New York Times already beginning its campaign to undermine the prosecution of the "Fort Dix Six", claiming entrapment. Instead of praising the investigation, they are taking shots at law enforcement techniques.
The Role of an F.B.I. Informer Draws Praise as Well as Questions About Legitimacy
By DAVID KOCIENIEWSKI
Published: May 10, 2007
It was August 2006 when one of the young Muslim men accused of plotting to kill soldiers at Fort Dix first broached the idea, according to the authorities. Talking to an informer who was secretly taping the exchange, the young man said that he thought he could round up six or seven other men willing to take part, and that a rocket-propelled grenade might be the most effective weapon, the authorities said.
And he had one more notion: He wanted the informer to lead the attack, according to a federal complaint. “I am at your services,” the young man is quoted as telling the informer, who had presented himself as an Egyptian with a military background.
That moment, recorded on tape and submitted in federal court this week in Camden, N.J., as the authorities charged six Muslim men in the plot, captures something of the complexity of using informers in terror investigations. The informer, sent to penetrate a loose group of men who liked to talk about jihad and fire guns in the woods, had come to be seen by the suspects as the person who might actually show them how an act of terror could be carried off.
Indeed, over the months that followed, as the targets of the investigation spoke with a sometimes unfocused zeal about waging holy war, the informer, one of two used in the investigation, would tell them that he could get them the sophisticated weapons they wanted. He would accompany them on surveillance missions to military installations, debating the risks, and when the men looked ready to purchase the weapons, it was the informer who seemed to be pushing the idea of buying the deadliest items, startling at least one of the suspects.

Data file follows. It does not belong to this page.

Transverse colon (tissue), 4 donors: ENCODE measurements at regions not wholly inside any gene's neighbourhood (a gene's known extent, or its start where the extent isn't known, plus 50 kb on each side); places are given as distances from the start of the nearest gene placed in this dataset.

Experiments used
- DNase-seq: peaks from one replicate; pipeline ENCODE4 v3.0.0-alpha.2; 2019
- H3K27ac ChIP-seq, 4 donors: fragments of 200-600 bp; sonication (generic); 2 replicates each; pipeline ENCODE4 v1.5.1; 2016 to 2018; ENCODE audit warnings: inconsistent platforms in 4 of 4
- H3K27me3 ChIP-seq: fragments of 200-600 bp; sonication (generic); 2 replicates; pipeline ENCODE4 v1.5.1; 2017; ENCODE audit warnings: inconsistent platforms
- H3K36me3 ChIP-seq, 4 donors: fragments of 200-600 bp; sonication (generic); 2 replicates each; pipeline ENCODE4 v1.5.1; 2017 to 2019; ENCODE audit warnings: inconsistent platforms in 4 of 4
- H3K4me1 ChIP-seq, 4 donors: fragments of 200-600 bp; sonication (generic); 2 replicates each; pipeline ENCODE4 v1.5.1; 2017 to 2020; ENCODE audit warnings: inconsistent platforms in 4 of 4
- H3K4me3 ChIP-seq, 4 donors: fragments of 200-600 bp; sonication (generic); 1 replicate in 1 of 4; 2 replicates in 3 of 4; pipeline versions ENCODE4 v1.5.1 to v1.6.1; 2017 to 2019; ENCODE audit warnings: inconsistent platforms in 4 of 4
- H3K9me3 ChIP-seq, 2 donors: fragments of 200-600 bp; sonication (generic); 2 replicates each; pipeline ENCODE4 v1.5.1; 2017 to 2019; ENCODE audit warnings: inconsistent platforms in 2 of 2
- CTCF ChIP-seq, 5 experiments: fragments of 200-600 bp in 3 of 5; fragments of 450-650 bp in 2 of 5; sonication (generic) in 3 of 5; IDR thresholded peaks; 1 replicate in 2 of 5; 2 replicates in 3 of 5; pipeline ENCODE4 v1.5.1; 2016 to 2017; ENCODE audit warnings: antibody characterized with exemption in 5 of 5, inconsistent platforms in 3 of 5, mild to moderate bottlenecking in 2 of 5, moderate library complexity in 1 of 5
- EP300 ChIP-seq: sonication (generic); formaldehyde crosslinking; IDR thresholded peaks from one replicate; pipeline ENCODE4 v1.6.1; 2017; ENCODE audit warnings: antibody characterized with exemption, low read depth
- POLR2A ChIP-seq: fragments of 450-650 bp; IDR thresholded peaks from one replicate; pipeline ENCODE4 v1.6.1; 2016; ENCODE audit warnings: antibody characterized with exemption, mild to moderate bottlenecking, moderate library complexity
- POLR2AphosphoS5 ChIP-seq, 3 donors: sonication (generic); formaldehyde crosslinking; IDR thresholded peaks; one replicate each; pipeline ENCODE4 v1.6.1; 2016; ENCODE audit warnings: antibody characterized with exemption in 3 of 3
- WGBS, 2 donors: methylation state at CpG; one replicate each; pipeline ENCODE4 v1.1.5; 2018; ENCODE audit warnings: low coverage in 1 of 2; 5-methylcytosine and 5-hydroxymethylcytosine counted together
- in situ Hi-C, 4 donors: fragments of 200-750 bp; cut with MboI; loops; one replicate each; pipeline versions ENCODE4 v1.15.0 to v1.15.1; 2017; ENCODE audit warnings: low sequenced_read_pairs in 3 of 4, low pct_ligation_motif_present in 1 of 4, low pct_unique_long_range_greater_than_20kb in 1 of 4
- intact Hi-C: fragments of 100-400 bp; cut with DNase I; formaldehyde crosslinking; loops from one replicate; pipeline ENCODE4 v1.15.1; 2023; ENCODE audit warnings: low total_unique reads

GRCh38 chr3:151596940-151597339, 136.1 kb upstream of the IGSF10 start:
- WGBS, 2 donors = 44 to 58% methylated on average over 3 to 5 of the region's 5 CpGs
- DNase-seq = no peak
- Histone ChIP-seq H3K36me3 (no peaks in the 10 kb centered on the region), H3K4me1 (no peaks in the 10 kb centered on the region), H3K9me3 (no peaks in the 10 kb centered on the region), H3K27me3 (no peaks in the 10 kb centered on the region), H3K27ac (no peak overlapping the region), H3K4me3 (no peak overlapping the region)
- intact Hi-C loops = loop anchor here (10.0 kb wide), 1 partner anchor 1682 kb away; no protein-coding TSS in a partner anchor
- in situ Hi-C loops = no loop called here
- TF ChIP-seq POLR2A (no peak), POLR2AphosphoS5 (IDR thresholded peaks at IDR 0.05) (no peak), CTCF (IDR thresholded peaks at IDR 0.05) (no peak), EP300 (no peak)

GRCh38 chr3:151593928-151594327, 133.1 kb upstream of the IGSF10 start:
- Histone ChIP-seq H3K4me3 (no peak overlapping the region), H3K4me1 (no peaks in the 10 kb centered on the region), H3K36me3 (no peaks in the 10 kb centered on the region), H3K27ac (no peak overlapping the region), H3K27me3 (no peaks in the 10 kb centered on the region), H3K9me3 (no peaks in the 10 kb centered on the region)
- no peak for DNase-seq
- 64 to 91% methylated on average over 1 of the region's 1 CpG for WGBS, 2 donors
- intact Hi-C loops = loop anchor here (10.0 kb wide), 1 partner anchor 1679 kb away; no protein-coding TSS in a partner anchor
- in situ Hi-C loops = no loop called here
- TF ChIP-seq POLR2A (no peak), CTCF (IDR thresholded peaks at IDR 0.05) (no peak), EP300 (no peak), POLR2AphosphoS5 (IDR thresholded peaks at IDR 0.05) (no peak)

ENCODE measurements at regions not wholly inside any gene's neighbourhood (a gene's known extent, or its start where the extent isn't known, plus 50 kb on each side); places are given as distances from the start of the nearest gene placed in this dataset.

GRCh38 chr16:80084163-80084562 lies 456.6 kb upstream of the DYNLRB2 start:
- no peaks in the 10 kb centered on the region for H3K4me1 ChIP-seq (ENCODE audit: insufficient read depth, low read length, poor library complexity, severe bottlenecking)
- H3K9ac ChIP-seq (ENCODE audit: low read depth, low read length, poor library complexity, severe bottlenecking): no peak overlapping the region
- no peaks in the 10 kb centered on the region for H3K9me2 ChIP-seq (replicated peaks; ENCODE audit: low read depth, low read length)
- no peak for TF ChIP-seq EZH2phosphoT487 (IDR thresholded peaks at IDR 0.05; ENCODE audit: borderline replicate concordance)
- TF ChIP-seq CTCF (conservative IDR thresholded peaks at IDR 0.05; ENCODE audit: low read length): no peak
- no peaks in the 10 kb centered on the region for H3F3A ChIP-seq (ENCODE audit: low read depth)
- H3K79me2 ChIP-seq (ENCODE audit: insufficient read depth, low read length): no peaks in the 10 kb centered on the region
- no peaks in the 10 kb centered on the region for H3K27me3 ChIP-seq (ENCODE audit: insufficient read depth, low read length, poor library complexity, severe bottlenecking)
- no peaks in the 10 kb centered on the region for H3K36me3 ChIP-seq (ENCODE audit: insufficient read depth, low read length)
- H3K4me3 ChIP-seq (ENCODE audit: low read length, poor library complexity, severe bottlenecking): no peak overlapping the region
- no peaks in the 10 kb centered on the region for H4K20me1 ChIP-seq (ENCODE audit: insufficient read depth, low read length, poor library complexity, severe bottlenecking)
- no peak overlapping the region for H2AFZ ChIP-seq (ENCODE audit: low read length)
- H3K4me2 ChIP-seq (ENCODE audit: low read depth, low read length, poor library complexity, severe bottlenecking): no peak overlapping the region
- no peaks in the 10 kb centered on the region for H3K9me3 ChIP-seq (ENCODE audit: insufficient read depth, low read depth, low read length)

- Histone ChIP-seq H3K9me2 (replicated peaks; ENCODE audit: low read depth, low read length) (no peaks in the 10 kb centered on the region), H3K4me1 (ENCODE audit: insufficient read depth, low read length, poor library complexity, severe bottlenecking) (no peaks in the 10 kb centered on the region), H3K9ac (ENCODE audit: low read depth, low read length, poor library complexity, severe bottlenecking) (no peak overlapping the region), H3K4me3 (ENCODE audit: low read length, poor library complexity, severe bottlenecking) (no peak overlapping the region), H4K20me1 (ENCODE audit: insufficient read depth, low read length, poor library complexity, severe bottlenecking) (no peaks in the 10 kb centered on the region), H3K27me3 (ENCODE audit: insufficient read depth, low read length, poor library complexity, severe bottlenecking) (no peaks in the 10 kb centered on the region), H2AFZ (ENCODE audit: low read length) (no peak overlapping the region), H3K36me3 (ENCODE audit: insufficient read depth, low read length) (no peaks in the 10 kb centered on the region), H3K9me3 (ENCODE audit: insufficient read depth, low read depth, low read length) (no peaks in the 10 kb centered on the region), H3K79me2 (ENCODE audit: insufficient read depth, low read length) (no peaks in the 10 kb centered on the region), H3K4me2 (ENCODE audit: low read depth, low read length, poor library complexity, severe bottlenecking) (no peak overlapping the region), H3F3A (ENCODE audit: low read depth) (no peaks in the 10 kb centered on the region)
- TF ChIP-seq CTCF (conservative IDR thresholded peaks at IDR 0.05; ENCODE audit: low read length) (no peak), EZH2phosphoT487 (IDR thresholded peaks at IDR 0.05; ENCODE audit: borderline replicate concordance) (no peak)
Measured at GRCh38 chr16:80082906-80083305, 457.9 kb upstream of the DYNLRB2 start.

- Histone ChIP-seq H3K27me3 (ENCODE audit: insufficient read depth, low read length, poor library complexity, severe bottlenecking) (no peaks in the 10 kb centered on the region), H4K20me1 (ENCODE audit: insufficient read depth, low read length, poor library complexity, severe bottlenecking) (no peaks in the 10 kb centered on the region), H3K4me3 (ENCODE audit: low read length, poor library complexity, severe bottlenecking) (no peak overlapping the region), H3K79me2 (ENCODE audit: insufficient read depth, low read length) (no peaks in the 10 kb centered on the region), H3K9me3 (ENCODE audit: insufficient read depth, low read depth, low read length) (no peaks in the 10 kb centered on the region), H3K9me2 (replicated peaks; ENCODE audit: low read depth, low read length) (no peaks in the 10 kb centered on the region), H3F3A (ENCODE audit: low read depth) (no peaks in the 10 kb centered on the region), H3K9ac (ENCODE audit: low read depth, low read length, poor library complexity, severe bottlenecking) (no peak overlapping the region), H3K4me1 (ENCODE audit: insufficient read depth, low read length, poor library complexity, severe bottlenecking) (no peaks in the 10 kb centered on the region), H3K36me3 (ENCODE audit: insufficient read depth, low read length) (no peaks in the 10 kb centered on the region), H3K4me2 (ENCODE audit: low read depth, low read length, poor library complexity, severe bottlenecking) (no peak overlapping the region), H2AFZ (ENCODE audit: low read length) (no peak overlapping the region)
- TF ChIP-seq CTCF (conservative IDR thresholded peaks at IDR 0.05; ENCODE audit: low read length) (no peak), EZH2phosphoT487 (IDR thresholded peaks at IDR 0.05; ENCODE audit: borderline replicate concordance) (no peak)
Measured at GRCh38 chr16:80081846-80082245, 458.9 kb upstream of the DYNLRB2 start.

Since 9/11, law enforcement officials have praised the work of such informers, saying they have been doing exactly what they should be doing — gaining access to the world of a possible threat, playing along to see just how far suspects were willing to go, and allowing the authorities to act before the potential terrorists did.
In the case of the men arrested this week, the authorities have been emphatic: The men were prepared to kill, and to die in the effort, and the informer was vital to preventing any loss of life.
“Their intentions and motivation were obviously well established before the investigation began,” said Michael Drewniak, a spokesman for the United States attorney in New Jersey, Christopher J. Christie, who announced the arrests of the men on Tuesday.
The authorities made the arrests and ended the operation, officials said, because the men were at last ready to acquire the weapons they had sought.
As the case goes forward, the role of the main informer will almost surely be contested. Over the years, informers in terror cases have become the focus of efforts by defense lawyers and others to call into question the legitimacy of the investigations. They have often sought to show that informers engaged in entrapment.
“The police are allowed to use some enticement in cases,” said Troy Archie, a lawyer for one of the six men charged, Dritan Duka. “But it depends how far they go.”
Full article http://www.nytimes.com/2007/05/10/ny...1&ref=nyregion